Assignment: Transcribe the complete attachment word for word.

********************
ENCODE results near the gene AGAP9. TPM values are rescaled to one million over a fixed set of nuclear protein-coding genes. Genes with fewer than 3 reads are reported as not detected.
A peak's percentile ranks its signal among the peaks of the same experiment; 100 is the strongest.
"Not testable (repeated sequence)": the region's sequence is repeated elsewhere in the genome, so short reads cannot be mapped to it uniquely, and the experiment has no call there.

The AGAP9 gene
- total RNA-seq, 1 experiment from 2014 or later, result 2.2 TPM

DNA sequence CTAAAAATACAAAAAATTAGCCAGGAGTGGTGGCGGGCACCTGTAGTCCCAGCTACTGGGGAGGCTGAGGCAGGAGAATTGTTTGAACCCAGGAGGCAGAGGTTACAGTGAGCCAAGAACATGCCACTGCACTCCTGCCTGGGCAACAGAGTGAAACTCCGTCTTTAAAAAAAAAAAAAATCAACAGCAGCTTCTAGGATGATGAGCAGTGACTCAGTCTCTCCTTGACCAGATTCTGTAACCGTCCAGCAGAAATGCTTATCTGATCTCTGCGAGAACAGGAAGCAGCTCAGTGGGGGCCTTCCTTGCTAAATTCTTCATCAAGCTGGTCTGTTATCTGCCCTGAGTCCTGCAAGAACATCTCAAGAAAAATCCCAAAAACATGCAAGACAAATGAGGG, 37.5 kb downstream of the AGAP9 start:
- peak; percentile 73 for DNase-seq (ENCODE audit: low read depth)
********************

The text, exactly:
ENCODE results near the gene AGAP9. TPM values are rescaled to one million over a fixed set of nuclear protein-coding genes. Genes with fewer than 3 reads are reported as not detected.
A peak's percentile ranks its signal among the peaks of the same experiment; 100 is the strongest.
"Not testable (repeated sequence)": the region's sequence is repeated elsewhere in the genome, so short reads cannot be mapped to it uniquely, and the experiment has no call there.

The AGAP9 gene
- total RNA-seq, 1 experiment from 2014 or later, result 2.2 TPM

DNA sequence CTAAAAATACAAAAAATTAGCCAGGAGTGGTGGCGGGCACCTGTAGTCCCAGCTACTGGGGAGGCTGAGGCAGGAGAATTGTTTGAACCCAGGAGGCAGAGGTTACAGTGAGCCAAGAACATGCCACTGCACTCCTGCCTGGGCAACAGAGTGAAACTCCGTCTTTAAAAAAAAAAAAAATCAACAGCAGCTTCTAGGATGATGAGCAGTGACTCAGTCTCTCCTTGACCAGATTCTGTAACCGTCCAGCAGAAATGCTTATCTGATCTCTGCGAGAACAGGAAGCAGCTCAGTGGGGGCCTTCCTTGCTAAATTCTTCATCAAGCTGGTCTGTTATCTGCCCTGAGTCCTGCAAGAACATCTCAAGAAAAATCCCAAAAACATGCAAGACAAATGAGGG, 37.5 kb downstream of the AGAP9 start:
- peak; percentile 73 for DNase-seq (ENCODE audit: low read depth)